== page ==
I have always been drawn to the forest. Growing up, there were no proper forests in walking distance, but there was a ramshackle wood of trees and weeds that had sprung up behind my apartment building. Intermixed within this wood were clinging grapevines, a stream of gutter runoff, the stump of a once proud elm, (which you could climb down into) and various maple and honey locust trees.
Trees have always held a special place in my paintings. More and more I’ve found myself drawn to creating them texturally through a variety of media. In this way, I could further the theme or idea behind a painting, by incorporating media that supports this theme. For example, adding metal keys to the trunk of a tree to further explore the idea of secrets, or crushed shell to the texture on a mermaid’s tail.
By now I have a few favorite media to work with when creating forests and trees, but I really wanted to push myself and my creativity.
I decided to experiment by creating a series of mini tree paintings. Each tree would explore different materials and relate to the idea of enchanted forests.
To begin, I decided to limit myself to using materials that I already own. As an artist, I hold onto all kinds of bits and bobs, buttons, beads, broken jewelry, interesting papers, pressed leaves, tissue papers, etc. I also tend to save certain materials for ‘that special artwork’ leading me to never use them. Well no more. All my materials have become fair game for this series.
I began by sketching the main tree onto the wood panel. I used the oak trees outside my window as reference. Then I layered crackle medium onto the tree. I’ve only worked with crackle medium a little before, but it seemed perfect for building textured tree bark. On one tree, I tried a thin layer, which produced smaller cracks, and on the other, a thicker layer, which produced larger cracks.
I used crackle medium for the first three trees and experimented with different materials for the foliage.
For the first tree I added tiny metallic black seed beads from a bracelet I’d been saving. The layered beads worked perfectly with the smaller crackled bark and blues I’d chosen for the background.
I was excited to try using some beautiful homegrown popcorn for the second tree. I used an heirloom variety of corn called, Glass Gem. I made sure to seal this one extra well, as I don’t want my painting to sprout in a couple years from now.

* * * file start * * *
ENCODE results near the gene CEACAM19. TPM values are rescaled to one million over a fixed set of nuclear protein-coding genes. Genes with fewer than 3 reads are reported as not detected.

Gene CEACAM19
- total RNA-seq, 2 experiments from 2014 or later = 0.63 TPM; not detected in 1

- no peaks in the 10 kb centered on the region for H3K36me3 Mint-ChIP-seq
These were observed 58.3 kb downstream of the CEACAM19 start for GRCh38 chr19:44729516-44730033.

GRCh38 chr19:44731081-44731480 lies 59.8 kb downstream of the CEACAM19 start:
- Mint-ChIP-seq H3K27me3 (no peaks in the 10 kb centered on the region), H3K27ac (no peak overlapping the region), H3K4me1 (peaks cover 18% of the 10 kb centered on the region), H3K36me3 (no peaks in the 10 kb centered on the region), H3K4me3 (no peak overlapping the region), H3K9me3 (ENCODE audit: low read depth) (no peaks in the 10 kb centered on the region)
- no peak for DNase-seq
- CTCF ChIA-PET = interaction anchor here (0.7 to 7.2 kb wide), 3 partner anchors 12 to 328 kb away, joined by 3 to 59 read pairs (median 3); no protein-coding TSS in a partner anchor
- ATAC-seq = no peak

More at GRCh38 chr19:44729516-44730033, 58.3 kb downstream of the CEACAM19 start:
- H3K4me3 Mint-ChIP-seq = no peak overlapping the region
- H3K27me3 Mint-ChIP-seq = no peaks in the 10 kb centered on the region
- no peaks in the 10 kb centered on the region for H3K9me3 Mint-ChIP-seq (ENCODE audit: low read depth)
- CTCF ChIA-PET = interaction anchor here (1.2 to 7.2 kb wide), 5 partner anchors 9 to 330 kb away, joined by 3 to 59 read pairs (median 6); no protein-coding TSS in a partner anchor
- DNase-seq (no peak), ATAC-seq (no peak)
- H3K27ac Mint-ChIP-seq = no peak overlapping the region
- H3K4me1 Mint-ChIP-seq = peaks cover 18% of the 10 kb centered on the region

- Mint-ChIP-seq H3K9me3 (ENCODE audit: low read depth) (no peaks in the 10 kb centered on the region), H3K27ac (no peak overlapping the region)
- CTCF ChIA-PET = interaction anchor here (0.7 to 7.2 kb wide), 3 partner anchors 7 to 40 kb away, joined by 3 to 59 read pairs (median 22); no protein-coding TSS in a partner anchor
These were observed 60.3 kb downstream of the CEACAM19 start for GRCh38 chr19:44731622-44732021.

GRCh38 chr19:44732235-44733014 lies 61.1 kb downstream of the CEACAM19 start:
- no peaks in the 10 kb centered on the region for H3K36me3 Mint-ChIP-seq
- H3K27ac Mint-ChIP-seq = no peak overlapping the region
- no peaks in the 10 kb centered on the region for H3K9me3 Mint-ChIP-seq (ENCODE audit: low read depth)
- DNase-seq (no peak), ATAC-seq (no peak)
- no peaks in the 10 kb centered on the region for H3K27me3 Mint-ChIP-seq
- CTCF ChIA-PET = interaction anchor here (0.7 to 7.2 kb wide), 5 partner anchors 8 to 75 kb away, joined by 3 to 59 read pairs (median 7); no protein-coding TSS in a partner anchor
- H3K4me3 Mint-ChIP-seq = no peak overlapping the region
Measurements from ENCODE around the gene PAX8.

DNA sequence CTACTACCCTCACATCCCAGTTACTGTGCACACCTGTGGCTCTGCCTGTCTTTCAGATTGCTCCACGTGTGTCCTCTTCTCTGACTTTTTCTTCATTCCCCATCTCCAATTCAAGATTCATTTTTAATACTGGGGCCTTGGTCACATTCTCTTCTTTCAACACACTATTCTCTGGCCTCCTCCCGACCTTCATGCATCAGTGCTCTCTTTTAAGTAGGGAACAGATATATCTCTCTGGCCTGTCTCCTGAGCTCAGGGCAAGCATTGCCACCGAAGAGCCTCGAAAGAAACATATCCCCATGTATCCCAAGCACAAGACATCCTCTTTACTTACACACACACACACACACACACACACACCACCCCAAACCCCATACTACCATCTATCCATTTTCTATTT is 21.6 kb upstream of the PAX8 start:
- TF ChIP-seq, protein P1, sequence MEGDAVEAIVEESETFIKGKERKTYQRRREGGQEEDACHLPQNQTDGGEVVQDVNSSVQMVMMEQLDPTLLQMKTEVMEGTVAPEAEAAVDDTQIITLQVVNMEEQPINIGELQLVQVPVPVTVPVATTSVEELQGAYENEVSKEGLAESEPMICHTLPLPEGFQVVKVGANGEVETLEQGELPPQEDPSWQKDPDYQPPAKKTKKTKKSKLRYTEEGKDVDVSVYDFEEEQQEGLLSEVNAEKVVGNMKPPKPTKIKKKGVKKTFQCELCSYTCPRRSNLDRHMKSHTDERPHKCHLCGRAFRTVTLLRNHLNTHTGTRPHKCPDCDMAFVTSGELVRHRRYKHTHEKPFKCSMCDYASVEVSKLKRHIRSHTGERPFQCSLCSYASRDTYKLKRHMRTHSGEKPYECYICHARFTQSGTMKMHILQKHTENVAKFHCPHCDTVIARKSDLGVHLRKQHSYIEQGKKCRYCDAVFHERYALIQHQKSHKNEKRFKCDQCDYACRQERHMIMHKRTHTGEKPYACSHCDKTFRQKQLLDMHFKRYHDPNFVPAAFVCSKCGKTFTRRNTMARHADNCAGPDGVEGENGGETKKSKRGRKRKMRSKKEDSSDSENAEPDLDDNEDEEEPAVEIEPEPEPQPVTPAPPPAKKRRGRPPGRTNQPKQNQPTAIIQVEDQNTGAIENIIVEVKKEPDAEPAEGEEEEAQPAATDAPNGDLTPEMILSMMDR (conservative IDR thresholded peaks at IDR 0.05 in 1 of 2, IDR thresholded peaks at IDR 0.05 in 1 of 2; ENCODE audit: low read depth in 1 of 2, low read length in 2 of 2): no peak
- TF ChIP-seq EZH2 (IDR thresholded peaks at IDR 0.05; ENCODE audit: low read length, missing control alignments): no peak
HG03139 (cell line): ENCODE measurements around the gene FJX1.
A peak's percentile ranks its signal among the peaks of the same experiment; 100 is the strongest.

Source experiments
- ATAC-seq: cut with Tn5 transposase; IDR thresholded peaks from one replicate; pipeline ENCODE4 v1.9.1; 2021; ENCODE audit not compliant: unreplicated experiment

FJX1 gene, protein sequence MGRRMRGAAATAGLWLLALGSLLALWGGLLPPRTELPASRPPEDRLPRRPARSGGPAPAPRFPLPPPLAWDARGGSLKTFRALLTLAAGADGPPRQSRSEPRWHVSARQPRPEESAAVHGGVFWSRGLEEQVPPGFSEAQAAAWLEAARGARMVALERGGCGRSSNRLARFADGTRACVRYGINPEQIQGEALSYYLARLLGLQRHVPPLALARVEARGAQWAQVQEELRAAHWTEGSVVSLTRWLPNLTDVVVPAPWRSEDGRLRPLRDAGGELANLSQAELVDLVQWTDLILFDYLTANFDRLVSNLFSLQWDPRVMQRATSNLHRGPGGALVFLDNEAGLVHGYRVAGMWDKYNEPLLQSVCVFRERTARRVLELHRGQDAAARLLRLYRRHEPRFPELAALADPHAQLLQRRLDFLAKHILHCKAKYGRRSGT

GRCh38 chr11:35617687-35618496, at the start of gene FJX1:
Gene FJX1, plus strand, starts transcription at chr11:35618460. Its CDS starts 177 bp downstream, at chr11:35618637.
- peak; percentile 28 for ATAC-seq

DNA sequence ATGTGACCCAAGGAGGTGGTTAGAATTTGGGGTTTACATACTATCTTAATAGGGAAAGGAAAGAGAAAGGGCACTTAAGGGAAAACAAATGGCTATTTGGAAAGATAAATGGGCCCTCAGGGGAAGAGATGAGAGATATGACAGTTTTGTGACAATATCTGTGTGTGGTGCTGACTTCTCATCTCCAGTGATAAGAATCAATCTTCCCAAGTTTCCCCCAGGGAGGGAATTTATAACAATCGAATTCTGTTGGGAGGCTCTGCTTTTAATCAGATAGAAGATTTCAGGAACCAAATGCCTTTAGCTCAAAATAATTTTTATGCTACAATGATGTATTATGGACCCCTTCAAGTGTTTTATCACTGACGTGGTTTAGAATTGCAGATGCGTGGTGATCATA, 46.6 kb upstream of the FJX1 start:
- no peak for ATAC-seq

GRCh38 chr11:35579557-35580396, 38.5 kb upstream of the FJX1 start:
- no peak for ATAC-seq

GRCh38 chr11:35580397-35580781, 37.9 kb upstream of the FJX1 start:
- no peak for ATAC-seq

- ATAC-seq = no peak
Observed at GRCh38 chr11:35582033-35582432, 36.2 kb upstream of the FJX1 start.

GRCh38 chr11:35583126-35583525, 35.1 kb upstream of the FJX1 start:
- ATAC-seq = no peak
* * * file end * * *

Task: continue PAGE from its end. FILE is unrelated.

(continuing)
While I liked the effect of the corn, I found that it would look better in a larger painting. It almost overpowered the tree in the 6”x8” size. I had to go back and add thicker branches to balance the painting.
I spent more time on the third tree. I wanted to try working with pearlescent beads, which I have never collaged with before. I started by stripping some vintage pearl earrings. These were seriously chunky earrings! One earring supplied beads for the whole tree. I mixed the beads with some clear glass beads to add a bit of contrast, and then focused on the painted part.
Because of the pearls, I painted a shy beta fish and a watery background. I then went back into the foliage adding tiny gold caviar beads, and pearlescent paint. The bits of gold really helped the whites to pop, and not feel too cold.
I began a fourth tree where I tried layering crackle paste over tissue paper. I didn’t add enough past to make much crackling. For the foliage I aimed for weeping willow, but tried adding glitter. It did not end well. So far it’s in a disaster state awaiting inspiration to strike, so I can rescue it.
I’m very glad I took the time to try experimenting with these new materials on a small scale. I learned a lot, without the pressure of messing up a large painting.
As I worked on these trees, my mind kept coming up with ideas for other enchanted little trees. I can’t wait to explore them next.
The first three mini trees will be available for viewing and purchase through the Art Center of Burlington from starting in mid February.